Tuesday, March 1, 2011

Using class_eval to add methods to a class

So I finally slogged my way through Chapter 10 in Beginning Ruby. It wasn't nearly as helpful or interesting as I thought it would be. I mostly got hung up on MySql for a few days and had a hard time working through it.

I don't think I need to learn how to interact with databases just yet, so I moved on to Chapter 11: Advanced Ruby Features. Aha! Now we're talking. I spent some time working with class_eval, which allows you to add methods to a class dynamically, and exec, which allows a script to run another script.

Here are some questions I've got, though.

What's the benefit of using class_eval to add methods to a class instead of just defining those methods within the class itself? This isn't a temporary definition, right? So it seems like you'd end up writing about the same amount of code, but defining methods within the class instead of adding them later would keep the code more organized.

And when it comes to exec and fork, what's the benefit of using these commands to spread the functionality between scripts? I'm seeing this as similar to using mix-ins. For example, you could have a script that checks the time on the user's system, then either does or does not do something based on that time. It might be useful to run this script from various parts of your overall program and that's why you would want to do it. Am I thinking about this in the right way?

I'm also starting to wonder where I should go once I'm done with Beginning Ruby. The book is already warning me the last section is mostly just appendices and reference, so any recommendations are welcome.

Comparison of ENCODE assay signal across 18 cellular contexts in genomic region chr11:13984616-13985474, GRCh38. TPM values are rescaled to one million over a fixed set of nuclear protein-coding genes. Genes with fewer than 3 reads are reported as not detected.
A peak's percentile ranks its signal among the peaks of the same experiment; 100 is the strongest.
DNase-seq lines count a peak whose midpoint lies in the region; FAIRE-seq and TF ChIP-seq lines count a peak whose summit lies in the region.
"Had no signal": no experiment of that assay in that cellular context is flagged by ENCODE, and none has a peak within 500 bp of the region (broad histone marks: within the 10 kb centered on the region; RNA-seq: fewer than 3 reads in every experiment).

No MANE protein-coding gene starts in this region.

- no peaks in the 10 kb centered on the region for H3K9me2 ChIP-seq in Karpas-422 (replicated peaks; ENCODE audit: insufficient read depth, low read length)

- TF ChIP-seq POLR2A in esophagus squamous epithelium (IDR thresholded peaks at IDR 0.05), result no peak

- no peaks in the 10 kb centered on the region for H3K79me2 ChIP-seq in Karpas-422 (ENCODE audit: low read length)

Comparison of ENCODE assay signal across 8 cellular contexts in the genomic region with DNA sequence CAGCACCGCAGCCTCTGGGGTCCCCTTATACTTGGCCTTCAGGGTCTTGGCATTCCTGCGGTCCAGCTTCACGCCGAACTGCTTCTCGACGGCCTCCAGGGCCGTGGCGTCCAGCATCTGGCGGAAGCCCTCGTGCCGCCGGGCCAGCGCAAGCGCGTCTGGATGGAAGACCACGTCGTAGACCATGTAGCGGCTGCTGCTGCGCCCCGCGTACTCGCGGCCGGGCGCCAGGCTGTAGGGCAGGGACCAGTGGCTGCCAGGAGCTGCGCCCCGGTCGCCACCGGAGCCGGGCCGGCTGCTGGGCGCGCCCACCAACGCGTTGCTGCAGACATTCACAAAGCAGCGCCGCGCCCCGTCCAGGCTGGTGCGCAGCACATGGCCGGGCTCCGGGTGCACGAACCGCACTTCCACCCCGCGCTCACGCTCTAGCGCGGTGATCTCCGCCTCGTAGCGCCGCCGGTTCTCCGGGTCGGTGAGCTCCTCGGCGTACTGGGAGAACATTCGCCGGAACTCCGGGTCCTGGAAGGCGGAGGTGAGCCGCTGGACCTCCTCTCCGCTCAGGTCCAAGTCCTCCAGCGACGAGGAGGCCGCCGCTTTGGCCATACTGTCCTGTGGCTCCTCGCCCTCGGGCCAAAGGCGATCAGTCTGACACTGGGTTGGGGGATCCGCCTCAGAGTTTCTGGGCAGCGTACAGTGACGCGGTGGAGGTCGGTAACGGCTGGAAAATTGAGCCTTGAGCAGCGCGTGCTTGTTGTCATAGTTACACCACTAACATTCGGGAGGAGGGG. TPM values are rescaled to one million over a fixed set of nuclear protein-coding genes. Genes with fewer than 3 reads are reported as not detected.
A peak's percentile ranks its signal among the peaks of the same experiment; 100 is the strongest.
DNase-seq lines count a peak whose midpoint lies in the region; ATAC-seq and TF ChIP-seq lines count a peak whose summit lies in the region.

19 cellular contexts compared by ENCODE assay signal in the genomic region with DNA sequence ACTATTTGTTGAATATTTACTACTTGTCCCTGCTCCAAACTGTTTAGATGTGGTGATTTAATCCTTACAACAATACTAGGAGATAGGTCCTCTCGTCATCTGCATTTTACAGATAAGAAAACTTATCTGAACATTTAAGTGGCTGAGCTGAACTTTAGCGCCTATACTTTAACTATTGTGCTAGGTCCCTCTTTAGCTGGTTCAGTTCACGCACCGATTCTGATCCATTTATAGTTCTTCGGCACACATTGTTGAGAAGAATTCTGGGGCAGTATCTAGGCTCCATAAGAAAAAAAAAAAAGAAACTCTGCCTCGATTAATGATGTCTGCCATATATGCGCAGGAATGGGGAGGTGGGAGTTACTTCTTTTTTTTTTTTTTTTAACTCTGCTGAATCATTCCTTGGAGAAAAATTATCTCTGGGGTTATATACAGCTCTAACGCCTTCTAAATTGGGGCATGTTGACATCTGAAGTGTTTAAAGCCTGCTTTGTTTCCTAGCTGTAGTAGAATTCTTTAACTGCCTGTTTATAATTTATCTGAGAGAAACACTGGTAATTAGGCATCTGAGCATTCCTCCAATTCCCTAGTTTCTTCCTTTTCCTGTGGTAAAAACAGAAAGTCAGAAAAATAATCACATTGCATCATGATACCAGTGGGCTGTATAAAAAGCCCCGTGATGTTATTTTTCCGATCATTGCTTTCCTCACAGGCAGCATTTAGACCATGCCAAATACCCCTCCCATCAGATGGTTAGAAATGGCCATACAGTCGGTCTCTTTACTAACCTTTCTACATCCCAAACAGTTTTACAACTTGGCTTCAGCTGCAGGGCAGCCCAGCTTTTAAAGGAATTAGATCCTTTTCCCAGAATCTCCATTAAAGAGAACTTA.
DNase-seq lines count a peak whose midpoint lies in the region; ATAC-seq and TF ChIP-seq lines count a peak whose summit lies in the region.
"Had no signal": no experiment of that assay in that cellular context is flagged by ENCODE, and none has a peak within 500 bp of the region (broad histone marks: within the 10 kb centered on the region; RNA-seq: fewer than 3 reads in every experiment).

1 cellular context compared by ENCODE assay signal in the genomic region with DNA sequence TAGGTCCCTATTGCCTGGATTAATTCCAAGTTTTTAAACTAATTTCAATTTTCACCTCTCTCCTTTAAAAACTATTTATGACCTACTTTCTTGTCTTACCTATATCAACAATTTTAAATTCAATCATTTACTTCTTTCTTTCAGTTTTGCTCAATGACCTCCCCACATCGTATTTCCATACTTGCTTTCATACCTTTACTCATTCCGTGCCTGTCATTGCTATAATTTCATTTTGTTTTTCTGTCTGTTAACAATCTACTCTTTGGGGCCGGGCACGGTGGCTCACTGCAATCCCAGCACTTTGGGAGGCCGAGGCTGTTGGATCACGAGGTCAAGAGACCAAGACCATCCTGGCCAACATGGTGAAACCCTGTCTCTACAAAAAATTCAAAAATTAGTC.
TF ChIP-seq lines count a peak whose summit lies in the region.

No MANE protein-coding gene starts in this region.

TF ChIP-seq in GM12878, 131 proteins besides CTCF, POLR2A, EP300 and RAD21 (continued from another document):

Sunday, February 27, 2011

Getting past my MySQL gem issues

So the MySQL gem has absolutely killed my productivity today. A simple command line install didn't work. So I installed macports, only to have my friend Eli recommend homebrew instead. Then I had to uninstall macports (surprisingly difficult, it was like an infestation) and install homebrew. So I finally get homebrew installed, hoping to use it to install MySQL, then use that installation to install the MySQL gem. MySQL was installed, but I'm still having errors with the gem. WHAT!

tldr: the MySQL gem is a headache I don't need to deal with right now, so I'll skip it.

So this morning I've been learning about how to create, document and distribute gems. It seems a bit far-fetched to think I'll be writing code others might want to use, but who knows? One thing I really like about Ruby is the openness of the community: experienced developers are open to helping newbies and developers are open to sharing code that others might find useful.

It feels good to be back in the swing of things and not just beating my head against the wall. This is one of those things I told myself I wouldn't get hung up on.